Research studies indicate that as much as 70% of a firm’s profitability is determined by industry / market factors, with the remaining 30% determined by the firm’s positioning.
The effective manager needs to understand and be able to use the latest strategy tools for analyzing industries, and be able to create strategies for sustainable advantage, and understand industry transformations.
Strategic management must include a broad set of strategic management issues, including:
- Ø Industry analysis and the forces that determine industry attractiveness;
- Ø Competitive positioning and the factors determining relative firm performance;
- Ø Industry transformation and strategic sustainability;
- Ø International strategy
Effective Managers must have the ability to develop, evaluate, and implement value-creating strategies for their business. They need to be exposed to the details that forces them to grapple with the real world tradeoffs, not just blackboard theories, and encourages them to work through strategic options.
I write about two of the factors I consider central to successful growth and I used to build JPIndustries (JPI) in to A Fortune 500 Corporation at a time of economic recession, high interest rates and an exodus of manufacturing operations from the mid west: synergy and homogeneity.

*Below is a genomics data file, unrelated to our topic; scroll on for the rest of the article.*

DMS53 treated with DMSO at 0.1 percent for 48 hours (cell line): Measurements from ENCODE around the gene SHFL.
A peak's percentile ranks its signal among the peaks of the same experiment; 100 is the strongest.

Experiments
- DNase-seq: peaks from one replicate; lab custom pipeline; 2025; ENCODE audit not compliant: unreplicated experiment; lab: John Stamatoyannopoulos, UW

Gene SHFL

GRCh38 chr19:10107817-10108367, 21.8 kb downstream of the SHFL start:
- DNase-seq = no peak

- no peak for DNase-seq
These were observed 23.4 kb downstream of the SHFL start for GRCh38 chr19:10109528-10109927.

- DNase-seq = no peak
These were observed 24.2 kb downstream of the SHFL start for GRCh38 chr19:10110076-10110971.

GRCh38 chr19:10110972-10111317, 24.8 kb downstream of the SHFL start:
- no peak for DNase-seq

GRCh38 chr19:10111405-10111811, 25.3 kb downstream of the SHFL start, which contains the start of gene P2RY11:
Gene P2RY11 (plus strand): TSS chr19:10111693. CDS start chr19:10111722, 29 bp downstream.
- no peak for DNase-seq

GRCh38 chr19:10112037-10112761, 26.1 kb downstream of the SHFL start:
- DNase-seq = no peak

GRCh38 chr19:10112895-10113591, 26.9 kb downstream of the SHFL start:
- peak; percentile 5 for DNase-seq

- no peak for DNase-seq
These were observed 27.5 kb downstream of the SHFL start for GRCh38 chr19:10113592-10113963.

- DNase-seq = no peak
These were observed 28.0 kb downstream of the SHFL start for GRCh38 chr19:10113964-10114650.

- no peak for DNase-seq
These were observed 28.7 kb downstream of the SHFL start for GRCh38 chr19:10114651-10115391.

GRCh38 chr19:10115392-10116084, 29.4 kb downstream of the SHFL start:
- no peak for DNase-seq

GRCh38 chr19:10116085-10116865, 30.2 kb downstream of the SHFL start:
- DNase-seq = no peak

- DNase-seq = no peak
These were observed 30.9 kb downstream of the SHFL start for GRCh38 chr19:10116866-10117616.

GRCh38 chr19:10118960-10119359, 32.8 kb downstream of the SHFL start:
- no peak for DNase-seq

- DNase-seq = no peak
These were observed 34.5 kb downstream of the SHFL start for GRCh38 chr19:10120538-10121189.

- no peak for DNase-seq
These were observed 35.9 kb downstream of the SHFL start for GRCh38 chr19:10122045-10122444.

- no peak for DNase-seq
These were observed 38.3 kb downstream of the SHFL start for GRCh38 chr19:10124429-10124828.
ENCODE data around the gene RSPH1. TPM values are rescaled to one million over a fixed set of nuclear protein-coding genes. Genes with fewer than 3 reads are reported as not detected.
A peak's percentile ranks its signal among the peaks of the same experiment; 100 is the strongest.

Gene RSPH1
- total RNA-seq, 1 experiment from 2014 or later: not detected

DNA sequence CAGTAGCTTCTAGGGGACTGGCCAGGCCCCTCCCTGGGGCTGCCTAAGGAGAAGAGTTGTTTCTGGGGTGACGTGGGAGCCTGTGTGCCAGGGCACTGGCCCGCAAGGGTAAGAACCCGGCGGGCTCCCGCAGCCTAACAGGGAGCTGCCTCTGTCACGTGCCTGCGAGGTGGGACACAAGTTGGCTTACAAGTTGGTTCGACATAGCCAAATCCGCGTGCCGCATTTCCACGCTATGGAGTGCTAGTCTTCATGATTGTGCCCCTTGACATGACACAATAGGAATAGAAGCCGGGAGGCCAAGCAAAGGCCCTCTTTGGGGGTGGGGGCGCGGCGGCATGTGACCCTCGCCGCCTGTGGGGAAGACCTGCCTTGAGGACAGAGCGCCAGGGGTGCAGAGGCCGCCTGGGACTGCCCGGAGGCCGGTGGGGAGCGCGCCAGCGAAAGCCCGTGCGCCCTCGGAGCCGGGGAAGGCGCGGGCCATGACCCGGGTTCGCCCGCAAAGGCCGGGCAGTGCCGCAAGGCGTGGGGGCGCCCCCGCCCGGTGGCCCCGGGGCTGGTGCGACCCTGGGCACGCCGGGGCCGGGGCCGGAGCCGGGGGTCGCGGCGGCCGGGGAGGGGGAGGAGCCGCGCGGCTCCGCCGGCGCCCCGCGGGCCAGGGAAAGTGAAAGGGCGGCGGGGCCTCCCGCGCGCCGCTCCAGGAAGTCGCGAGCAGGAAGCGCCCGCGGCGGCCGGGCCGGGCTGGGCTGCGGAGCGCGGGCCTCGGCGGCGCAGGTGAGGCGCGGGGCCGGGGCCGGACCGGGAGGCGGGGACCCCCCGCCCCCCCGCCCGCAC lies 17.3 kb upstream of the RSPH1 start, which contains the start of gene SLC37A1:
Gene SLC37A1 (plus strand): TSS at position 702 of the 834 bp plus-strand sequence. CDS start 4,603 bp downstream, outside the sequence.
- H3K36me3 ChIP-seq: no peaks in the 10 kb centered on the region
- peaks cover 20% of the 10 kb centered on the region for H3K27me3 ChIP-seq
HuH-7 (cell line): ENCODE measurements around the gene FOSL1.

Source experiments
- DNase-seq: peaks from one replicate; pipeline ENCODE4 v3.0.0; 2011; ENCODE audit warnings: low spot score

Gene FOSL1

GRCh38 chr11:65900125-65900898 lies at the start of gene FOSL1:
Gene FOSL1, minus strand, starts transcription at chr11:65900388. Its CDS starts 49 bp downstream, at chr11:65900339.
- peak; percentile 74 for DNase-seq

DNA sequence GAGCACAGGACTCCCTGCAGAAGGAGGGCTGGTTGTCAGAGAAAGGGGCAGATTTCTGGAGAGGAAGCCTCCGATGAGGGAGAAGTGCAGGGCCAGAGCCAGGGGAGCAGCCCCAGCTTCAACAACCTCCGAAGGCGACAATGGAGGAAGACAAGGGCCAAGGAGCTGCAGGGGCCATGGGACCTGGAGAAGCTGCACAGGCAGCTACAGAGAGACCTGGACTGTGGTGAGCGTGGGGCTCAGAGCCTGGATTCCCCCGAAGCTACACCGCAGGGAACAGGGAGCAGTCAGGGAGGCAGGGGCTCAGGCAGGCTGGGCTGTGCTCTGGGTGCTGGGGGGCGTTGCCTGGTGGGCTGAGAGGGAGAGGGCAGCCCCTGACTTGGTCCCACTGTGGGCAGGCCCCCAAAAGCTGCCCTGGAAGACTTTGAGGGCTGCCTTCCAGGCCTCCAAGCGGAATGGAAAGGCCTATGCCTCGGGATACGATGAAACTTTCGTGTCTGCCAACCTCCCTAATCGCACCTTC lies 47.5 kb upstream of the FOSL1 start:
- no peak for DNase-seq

You are probably saying to yourselves that synergy was a concept of the 1960’s which was not notably and successfully employed by the conglomerates which coined it, and that homogeneity reminds you more of processing milk than of conducting business.
But these words, synergy and homogeneity are Creek. And I of Greek origin. I believe that understood and applied correctly, the concepts expressed by these words have clear practical meanings and direct application to business growth.
Synergy comes from the Greek synergia, meaning “working together”. From the same root we have synergism, which means cooperative action of separate agencies such that the total effect is greater than the sum of the effects taken independently. This is the basis for the famous 2+2=5 definition of synergy promoted as the strategy of the conglomerates of the 1960’s.
I would propose to you that in the 1960’s the term synergy was poorly understood and in many cases poorly applied. That is the fault not of the concept, but of its utilization. And I would further propose that, correctly understood and applied the concept of synergy works.
Continue reading AN OPERATING CORPORATE GROWTH STRATEGY: Building a Fortune 500 Manufacturing Business (7th article in the series on M&A)
In determining why you want to buy a company, you should ask yourself and develop answers for each of the following questions:
1) Do you want to run the business yourself or do you want others to help you?
2) How long you plan to keep the business;
3) Whether you plan to buy other businesses over time
4) If buying additional companies over time, do you plan to buy related or unrelated companies? Continue reading The Successful Business Acquisition Process – Step #2 – Acquisition Criteria and Your Initial Acquisition Plan